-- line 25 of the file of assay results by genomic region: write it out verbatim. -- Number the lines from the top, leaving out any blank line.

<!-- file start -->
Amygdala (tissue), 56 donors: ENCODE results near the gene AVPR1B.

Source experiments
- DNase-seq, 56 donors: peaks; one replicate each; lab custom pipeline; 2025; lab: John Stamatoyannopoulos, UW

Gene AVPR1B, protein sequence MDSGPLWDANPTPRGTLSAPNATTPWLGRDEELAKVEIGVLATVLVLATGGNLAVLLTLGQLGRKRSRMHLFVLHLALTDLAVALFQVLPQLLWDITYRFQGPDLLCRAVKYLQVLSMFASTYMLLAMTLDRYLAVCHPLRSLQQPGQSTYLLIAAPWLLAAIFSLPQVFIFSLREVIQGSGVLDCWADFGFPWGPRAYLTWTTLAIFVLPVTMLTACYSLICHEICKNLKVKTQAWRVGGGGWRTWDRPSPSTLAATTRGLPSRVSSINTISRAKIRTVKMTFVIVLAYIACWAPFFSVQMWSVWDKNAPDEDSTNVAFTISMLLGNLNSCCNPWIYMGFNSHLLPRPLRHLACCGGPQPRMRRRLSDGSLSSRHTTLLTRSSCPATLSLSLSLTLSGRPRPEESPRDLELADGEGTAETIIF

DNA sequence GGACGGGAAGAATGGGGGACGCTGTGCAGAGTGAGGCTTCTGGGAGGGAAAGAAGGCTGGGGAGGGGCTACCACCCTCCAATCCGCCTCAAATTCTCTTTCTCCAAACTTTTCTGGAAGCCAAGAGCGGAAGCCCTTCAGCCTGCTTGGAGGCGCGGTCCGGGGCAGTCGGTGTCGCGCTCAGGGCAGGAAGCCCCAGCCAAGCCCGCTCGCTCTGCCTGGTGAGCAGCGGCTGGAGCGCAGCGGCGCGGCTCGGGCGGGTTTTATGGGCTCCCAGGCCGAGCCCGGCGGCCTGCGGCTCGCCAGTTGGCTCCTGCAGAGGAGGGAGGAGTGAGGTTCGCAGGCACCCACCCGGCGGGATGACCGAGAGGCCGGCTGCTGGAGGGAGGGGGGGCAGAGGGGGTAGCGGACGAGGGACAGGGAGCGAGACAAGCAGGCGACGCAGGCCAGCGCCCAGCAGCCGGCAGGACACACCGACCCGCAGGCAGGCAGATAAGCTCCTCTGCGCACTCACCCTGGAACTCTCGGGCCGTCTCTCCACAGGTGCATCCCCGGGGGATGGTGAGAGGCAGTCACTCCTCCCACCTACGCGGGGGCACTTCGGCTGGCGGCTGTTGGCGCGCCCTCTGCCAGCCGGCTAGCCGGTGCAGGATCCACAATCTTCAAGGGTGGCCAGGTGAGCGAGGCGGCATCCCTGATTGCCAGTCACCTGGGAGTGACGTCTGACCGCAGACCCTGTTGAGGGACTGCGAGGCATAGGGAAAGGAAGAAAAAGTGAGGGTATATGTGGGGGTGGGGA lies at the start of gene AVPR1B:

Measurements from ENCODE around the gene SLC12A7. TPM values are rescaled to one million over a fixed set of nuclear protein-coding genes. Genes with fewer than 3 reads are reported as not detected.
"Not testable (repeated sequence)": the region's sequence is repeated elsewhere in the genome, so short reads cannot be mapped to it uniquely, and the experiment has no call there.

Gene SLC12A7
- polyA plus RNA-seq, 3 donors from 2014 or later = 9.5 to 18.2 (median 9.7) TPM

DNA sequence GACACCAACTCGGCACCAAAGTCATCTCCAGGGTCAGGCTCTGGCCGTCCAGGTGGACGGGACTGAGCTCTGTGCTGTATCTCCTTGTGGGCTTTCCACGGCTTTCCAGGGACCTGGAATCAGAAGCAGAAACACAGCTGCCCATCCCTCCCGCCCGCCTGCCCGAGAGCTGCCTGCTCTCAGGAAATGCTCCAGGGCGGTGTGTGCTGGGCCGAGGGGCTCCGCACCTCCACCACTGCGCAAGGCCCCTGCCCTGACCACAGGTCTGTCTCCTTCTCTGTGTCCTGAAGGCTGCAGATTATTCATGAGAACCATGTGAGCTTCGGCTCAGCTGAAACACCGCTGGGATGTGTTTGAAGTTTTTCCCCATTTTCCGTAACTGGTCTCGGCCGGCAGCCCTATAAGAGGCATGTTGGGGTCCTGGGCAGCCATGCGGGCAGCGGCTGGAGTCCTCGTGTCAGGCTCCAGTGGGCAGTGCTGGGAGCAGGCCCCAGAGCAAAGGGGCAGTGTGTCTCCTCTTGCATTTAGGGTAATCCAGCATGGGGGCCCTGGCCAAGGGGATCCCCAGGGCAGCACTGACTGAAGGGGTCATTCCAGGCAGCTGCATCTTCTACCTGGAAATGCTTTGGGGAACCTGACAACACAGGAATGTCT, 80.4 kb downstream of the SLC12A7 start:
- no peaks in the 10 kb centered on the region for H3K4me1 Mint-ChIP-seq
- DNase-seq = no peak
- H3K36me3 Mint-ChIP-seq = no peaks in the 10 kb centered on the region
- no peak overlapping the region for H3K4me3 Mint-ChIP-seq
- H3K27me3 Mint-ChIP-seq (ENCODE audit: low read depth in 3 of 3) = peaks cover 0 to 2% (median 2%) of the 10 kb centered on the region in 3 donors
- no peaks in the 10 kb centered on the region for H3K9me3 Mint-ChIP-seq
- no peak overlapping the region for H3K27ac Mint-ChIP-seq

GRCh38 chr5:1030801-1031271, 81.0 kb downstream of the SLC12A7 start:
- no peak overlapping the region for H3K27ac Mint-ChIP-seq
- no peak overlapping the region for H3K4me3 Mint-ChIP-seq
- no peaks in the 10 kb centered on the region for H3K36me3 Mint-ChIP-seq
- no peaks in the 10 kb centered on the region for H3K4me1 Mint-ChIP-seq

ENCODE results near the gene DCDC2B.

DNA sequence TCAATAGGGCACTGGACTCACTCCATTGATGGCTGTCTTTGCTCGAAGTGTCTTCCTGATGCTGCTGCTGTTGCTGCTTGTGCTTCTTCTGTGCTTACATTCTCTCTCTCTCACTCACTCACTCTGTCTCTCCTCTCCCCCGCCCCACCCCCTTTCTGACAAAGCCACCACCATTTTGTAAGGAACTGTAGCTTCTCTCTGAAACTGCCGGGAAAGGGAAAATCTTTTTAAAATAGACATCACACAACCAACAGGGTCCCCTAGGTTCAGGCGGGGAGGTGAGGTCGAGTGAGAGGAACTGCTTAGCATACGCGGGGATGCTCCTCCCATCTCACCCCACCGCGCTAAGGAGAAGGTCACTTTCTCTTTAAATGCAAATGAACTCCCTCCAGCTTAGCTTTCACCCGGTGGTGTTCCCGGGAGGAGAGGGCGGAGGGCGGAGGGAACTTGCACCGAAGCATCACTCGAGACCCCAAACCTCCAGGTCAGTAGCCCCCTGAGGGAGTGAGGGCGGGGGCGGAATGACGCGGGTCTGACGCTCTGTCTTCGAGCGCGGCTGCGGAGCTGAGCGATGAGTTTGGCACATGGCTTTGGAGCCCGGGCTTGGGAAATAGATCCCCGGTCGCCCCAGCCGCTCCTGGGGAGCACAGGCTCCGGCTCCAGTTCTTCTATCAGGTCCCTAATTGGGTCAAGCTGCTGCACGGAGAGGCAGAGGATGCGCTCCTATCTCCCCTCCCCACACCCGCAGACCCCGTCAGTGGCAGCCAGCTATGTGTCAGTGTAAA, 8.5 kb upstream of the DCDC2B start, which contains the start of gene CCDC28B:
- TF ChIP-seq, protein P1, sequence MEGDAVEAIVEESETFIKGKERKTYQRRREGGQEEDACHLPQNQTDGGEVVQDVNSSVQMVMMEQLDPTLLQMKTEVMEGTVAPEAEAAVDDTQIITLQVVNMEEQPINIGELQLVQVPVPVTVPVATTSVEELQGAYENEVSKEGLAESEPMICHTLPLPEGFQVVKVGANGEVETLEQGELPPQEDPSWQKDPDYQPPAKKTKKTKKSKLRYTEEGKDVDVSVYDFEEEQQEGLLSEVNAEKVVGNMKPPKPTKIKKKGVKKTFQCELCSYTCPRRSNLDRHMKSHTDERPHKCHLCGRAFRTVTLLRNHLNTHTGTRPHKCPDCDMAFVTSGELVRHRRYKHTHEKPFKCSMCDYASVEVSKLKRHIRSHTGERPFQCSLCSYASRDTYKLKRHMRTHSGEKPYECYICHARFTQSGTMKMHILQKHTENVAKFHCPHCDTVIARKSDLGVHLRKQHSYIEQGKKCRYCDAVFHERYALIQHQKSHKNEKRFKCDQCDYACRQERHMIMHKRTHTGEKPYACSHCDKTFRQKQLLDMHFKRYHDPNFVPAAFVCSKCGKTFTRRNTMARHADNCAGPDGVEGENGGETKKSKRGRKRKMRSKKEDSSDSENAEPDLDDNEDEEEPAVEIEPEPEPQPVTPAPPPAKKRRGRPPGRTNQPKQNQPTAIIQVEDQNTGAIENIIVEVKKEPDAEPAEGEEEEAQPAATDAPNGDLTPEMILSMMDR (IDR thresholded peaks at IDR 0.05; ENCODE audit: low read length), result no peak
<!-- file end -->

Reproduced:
- TF ChIP-seq, protein P1, sequence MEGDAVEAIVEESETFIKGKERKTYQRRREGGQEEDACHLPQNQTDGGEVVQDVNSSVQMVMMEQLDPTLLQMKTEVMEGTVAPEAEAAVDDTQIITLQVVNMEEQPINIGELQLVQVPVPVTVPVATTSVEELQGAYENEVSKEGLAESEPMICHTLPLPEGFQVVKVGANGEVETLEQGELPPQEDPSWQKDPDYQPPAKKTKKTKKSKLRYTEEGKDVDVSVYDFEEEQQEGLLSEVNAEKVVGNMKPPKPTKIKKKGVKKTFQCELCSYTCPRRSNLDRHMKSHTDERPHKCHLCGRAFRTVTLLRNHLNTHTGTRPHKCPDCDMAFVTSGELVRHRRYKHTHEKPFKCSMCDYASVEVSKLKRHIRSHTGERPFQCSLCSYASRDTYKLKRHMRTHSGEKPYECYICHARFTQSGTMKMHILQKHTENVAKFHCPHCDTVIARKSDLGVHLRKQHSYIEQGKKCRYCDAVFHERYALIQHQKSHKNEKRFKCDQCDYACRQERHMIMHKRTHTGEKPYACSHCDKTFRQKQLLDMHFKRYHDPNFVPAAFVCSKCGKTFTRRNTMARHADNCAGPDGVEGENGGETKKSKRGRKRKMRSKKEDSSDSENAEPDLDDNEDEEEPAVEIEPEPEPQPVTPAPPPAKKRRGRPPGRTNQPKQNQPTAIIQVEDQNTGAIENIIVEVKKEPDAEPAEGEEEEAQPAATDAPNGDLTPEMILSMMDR (IDR thresholded peaks at IDR 0.05; ENCODE audit: low read length), result no peak